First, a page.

For most people, you really don’t need to do anything fancy! I was thinking about the use case for drones in roof inspections when I was at my mom’s house in Missouri over the weekend. (I live in a condo building in San Francisco, so no need for me to do my own roof inspections here!).
The best roof inspection drone for most people
For most roof inspectors, all you want is a relatively small drone that is stable, easy to fly, can get close to the roof, is safe, and offers both a live video feed and generates high qualities images or video that can be saved.
If you need an enterprise-grade drone for roof inspections
Roof inspections can get fancy. You could add a thermal camera (particularly if you have solar panels on your roof). If you had a huge roof and needed to fly the exact same route every time, you might want to use software such as Skycatch, which could even generate a map for you. DroneDeploy has gone further developing its own software called Roof Report that can collect drone imagery and generate accurate roof measurements and reports in a matter of hours. If that’s you, you’re looking at spending potentially many thousands of dollars.
If you just need to be able to see the roof, then you can easily find a drone that costs less than $800 including camera, and offers at least 20 minutes of flight time. The drones listed below are capable of tasks such as checking for leaks and the condition of your shingles and chimney.
(If you need to do more advanced roof inspections that involve things like solar panels or complicated datasets, scroll down for more recommendations.)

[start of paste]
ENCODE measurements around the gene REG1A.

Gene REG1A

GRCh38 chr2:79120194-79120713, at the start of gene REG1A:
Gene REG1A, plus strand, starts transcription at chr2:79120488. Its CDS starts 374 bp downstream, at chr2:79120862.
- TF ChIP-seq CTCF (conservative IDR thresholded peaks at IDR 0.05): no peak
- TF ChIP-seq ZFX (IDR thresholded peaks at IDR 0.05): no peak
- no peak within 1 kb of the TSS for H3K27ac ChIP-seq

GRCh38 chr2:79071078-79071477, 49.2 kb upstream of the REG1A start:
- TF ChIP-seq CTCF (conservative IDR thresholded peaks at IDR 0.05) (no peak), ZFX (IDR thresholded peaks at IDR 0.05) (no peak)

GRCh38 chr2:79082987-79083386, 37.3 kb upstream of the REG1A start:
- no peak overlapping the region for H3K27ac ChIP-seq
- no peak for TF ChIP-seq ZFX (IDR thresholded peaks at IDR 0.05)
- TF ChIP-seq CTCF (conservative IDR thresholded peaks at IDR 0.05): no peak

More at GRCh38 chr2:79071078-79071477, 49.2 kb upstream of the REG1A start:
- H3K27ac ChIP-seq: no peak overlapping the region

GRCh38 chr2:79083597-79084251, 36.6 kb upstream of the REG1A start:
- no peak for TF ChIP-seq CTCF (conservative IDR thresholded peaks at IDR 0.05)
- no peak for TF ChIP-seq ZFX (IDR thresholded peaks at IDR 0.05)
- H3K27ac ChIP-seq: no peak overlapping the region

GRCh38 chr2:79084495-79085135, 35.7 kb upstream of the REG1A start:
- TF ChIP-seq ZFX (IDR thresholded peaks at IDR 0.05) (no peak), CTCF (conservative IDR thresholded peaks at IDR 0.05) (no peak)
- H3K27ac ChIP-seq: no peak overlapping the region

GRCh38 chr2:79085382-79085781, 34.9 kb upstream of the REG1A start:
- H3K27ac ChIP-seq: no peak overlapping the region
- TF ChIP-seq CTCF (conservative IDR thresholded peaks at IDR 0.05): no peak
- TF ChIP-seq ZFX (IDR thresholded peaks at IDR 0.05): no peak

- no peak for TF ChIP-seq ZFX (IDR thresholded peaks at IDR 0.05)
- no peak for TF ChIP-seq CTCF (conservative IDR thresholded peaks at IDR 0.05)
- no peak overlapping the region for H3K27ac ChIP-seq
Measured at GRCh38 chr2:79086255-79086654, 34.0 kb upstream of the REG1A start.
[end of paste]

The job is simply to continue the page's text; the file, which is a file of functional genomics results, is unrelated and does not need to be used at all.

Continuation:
All of these drones can hover and maintain their position, so in theory you could get a good look at the roof while also controlling the drone (with a spotter of course). But there may be instances where it is significantly safer and easier to have a dual-controller for your drone. A dual controller allows one person to pilot the drone, while the other person can closely look at the live video feed and control the camera, to actually conduct the inspection.
Here are some (slightly more expensive) options if you need a dual controller:
DJI Mavic 2 Zoom ($1,499): If you need to see a roof and can’t fly close to it, or if you can fly close, but just need extremely granular detail, you’ll want the Mavic 2 Zoom, which is exactly what it sounds like: it has a zoom lens. The Mavic 2 Zoom is powered by a 1/2.3 inch 12-megapixel sensor with up to four-times zoom, including a two-times optical zoom (24mm–48mm).
DJI Matrice with Zenmuse XT2 ($3,000+): If you need a thermal camera, this is likely your best bet. The Zenmuse XT2 is a thermal camera (based on FLIR’s Tau 2 thermal sensor), combined with a 4K visual camera. FLIR thermal sensors reveal details invisible to the naked eye by making subtle differences in temperature visible. That’s particularly useful if you’re inspecting a roof with, say, solar panels, or need to assess a building in the immediate aftermath of a fire.
You can mount the dual camera onto drones from either DJI’s M200 Series, M200 Series V2 or M600 Pro drones. Each drone in that series has slightly different capabilities, but all those drones are highly powerful, letting you fly in rougher conditions including a strong breeze or light rain, allowing you to customize them, and often carrying heavier payloads.